Each time you pump petrol, a label on the inside of you fuel lid cover comes into view. On it are three words: Unleaded Fuel Only.
If you belong to the younger generation of drivers (30 and below), this label probably doesn’t mean anything to you. There’s no such thing as leaded fuel anyway.
Well, not in this day and age. Since the 1920s, leaded fuel was the norm. In fact, unleaded fuel was only introduced in Singapore in January 1991, and leaded fuel phased out only in July 1998.
WHY WAS LEADED FUEL USED?
According to mechanical engineer Shreejit Changaroth, tetraethyl lead (TEL) was added to petrol to increase its octane rating. Without it, cars with high-compression engines would “ping” to self-destruction.
Pinging is the pre-ignition of fuel before the spark plug fires. This creates shock waves in the combustion chamber, potentially causing valves to crack or deform.
Lead also had a secondary function: It lubricated and cushioned the valve seats. Without it, the valve seats would eventually wear out sooner than under normal wear and tear conditions, requiring a head overhaul and new valve seat inserts.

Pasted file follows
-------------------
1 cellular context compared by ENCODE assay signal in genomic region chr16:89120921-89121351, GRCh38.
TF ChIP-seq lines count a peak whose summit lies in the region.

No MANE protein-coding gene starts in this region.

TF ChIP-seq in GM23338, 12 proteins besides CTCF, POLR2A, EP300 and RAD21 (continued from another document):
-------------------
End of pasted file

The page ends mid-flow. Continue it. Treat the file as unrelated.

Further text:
So, lead had a technical purpose. But as we all know, it also caused immeasurable damage and led to the deaths (both directly and indirectly) of millions.
To find out more about how lead affects us, we spoke to neurologist Dr Kong Yongyao.
“Lead is a toxic metal. When absorbed by our bodies, lead settles into the nervous system and organs. When deposits form in multiple organs, it can disrupt their function and in larger quantities, result in organ failure.”
“Neuropsychiatric effects include short-term memory deficits, irritability, seizures and depression. Amongst many other deleterious effects in a long list, lead poisoning also commonly results in anaemia.”
Of course, children were not spared either. “Studies have shown that long-term lead exposure impacted neurological development, causing lower IQ and aggressive behaviour as well.”
SO WHY IS THE LABEL STILL USED?
The “Unleaded Fuel Only” label exists because filling a modern car with leaded fuel will damage several components.
According to our mechanical engineer, nothing catastrophic will happen to the engine. “However, leaded fuel would destroy the catalytic converter and render it useless. Lead would line and/or totally encase the noble metals that act as catalysts.”
Lead could also cause the Lambda sensor to stop functioning. When this happens, the fuel mixture would go haywire and the engine would not run smoothly.
Fortunately, this situation won’t happen in Singapore. That said, the next time you pump petrol, remember that those three words on the label mean a lot more than just the type of petrol you must use.